Even the biggest artists in the world have songs you haven’t heard. In our series Z-Sides, we shine light on those rare tracks and deep cuts that only hardcores know word for word. We've featured tracks from The Cure, Prince, Britney Spears, and more. This time: Weezer's long lost space opera.
The years since Pinkerton's release have troubled every Weezer fan. Of the numerous albums, solo records, and compilations, genuinely listenable follow-ups were few. One record features some dumb guy from Lost on the cover and, in 2009, the group released a song with Lil Wayne, the nadir in any alternative rock band’s career. It wasn’t that they were getting old; it’s that Weezer had become so bad that, at one point, fans offered them $10 million dollars to split up and fuck off.
Weezer’s story, and downfall, has been well documented. But there’s one key piece of information that’s missing: a record that was planned between the group’s debut and sophomore blessings of perfection, and was left on the cutting room floor.
The energy from those first two records—Blue Album and Pinkerton—was an angst-fueled power-punch that hasn’t been seen since. They're probably the last truly great things the group ever did. I mean, I would be lying if I said anything from Raditude could speak to me on the same level as “Across The Sea” does when I’m exiling myself in my room and feeling like an abject loser. That’s the reason why this “lost” record is paramount to the Weezer story. Listening to it is enough to rid Hurley, Make Believe, and Raditude from existence.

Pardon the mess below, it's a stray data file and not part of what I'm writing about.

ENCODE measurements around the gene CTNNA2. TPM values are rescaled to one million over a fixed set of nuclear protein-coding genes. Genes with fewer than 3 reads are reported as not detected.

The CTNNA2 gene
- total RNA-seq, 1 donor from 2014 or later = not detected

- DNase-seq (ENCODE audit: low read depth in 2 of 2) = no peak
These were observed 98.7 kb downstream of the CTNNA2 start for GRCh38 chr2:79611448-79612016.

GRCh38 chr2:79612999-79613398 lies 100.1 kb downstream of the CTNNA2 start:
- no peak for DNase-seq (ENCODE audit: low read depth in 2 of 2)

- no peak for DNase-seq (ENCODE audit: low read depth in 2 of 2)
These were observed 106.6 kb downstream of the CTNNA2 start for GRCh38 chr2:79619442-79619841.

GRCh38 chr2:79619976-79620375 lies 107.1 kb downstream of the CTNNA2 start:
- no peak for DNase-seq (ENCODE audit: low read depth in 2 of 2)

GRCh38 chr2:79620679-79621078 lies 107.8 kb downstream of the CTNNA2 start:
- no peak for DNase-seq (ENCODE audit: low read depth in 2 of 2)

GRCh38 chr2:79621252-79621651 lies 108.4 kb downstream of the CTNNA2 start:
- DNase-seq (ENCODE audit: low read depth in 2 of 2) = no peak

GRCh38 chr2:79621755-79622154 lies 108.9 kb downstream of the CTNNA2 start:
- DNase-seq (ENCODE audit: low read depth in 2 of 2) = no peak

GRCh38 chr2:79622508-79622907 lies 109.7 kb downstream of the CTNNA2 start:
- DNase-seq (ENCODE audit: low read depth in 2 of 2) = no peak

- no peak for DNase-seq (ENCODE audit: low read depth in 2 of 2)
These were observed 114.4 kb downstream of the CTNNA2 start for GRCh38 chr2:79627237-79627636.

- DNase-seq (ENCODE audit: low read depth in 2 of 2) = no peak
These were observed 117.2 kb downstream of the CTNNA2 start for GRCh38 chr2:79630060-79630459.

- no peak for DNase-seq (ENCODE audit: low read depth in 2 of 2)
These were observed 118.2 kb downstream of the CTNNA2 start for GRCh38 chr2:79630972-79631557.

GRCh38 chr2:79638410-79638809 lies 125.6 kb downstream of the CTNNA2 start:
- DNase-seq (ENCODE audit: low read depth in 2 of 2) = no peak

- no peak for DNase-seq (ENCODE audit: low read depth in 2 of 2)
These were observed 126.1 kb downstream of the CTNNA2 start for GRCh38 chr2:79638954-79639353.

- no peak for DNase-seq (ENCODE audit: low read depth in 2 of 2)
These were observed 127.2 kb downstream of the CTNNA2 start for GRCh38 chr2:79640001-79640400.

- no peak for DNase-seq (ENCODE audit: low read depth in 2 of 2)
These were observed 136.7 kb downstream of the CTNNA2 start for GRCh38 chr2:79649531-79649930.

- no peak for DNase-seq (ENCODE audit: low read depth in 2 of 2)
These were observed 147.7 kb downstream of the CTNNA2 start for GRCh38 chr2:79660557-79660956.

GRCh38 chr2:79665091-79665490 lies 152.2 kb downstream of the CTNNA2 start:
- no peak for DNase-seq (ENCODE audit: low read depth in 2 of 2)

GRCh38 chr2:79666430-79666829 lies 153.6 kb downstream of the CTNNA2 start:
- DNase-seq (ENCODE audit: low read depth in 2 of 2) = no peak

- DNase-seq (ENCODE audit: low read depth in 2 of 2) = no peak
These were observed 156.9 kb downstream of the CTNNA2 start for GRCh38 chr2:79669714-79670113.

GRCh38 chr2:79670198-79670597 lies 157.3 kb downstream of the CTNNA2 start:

This is the story.
Blue Album had been released to critical acclaim and Rivers Cuomo, a maverick in despondency, had mixed feelings about its success. He was happy but, like a student with a perfect grade point average graduating into anxious uncertainty, the future had started to freak him out. It was during this period that he would write a collection of songs that become known as Songs from the Black Hole: a science fiction rock opera, set in 2126, about “relationships, stardom, and life in Weezer.”